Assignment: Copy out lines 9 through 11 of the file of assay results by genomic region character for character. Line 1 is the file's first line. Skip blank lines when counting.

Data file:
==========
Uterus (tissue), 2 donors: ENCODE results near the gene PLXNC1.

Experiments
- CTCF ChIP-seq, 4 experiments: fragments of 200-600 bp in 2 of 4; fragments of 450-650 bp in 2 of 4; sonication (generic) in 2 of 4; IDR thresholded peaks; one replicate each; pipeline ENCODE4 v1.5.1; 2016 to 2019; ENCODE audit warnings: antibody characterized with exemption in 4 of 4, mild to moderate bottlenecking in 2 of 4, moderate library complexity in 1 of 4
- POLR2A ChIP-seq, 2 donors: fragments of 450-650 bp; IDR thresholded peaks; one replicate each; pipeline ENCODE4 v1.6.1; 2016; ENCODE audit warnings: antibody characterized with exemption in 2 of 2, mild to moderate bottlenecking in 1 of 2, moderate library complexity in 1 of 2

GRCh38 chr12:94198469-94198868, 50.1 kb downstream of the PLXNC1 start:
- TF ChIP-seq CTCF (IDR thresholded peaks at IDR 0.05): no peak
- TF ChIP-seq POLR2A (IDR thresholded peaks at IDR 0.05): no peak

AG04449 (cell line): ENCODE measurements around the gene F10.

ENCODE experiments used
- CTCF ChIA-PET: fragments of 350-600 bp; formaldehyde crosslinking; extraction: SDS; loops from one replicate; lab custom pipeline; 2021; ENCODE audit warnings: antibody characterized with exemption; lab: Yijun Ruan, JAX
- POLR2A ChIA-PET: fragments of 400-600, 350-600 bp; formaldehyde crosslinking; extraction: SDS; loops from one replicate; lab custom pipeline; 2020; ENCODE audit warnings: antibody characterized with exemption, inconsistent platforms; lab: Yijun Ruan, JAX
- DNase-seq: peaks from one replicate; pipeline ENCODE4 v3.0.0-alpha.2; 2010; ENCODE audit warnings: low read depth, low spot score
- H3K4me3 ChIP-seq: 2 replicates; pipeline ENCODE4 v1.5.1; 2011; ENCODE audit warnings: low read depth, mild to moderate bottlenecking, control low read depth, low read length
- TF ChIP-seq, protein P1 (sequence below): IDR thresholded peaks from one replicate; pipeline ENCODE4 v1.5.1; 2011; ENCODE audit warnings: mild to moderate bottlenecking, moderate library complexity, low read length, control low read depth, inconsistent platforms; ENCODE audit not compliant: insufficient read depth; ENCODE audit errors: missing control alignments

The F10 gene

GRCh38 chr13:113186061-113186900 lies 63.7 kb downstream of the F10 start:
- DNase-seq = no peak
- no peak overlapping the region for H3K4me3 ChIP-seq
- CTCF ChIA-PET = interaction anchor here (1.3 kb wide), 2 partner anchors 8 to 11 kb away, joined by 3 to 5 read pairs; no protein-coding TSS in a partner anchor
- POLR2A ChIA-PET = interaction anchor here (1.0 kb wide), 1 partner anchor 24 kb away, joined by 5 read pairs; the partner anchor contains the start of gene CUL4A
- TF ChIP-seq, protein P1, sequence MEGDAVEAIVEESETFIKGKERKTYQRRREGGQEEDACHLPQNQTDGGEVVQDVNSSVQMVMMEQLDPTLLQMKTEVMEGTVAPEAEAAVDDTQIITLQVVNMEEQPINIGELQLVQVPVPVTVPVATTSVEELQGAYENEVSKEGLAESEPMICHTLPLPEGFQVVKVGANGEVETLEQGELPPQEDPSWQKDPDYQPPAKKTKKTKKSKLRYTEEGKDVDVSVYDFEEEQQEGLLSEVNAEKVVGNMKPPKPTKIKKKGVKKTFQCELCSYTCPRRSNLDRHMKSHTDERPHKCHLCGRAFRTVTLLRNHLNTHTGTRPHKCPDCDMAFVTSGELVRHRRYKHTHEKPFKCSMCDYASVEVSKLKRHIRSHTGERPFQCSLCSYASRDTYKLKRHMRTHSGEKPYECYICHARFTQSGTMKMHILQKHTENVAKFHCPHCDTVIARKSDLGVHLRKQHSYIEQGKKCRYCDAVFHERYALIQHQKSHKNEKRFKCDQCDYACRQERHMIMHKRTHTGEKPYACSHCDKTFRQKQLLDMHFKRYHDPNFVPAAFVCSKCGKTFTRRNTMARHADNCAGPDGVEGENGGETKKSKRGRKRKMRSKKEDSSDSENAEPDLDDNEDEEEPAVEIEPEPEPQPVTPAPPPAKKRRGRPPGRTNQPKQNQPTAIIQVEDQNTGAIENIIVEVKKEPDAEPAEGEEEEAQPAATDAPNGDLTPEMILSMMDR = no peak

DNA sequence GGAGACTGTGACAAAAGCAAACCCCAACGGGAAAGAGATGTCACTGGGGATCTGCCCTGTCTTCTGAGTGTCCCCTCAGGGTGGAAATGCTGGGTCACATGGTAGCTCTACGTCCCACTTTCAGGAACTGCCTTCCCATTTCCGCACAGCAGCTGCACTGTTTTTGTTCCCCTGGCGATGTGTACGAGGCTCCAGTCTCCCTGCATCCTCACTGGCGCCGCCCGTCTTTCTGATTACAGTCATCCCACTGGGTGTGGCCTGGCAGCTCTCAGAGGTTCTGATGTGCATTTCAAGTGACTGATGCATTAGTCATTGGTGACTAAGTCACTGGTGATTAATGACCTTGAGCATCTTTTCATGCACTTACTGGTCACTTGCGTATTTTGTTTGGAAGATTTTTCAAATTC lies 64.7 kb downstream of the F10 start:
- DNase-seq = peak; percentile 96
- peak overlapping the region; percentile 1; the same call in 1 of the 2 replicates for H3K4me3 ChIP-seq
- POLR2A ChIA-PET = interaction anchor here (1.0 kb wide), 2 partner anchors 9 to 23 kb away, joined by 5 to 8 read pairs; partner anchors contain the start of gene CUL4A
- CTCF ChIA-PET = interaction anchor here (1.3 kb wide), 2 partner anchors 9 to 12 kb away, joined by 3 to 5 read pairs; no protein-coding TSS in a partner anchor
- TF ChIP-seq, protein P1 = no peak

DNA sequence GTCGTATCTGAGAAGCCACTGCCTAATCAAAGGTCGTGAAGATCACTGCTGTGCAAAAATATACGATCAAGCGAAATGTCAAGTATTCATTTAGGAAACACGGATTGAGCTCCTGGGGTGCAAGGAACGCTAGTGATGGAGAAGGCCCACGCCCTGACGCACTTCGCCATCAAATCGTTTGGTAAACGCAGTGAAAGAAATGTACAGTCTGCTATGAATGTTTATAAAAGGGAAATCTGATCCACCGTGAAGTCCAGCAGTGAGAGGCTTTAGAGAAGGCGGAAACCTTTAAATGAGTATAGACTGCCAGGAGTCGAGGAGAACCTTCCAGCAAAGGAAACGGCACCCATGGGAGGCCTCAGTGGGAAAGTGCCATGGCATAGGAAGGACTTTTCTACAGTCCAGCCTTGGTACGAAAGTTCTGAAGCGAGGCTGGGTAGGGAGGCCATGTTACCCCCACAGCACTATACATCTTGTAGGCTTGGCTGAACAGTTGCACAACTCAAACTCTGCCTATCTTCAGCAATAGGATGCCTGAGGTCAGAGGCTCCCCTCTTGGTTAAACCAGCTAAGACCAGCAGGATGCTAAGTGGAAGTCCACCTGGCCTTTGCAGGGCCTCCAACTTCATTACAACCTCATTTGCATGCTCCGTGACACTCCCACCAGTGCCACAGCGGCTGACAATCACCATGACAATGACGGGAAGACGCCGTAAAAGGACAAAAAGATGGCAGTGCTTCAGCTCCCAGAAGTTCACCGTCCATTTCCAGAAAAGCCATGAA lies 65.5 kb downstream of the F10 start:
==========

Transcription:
ENCODE experiments used
- CTCF ChIA-PET: fragments of 350-600 bp; formaldehyde crosslinking; extraction: SDS; loops from one replicate; lab custom pipeline; 2021; ENCODE audit warnings: antibody characterized with exemption; lab: Yijun Ruan, JAX
- POLR2A ChIA-PET: fragments of 400-600, 350-600 bp; formaldehyde crosslinking; extraction: SDS; loops from one replicate; lab custom pipeline; 2020; ENCODE audit warnings: antibody characterized with exemption, inconsistent platforms; lab: Yijun Ruan, JAX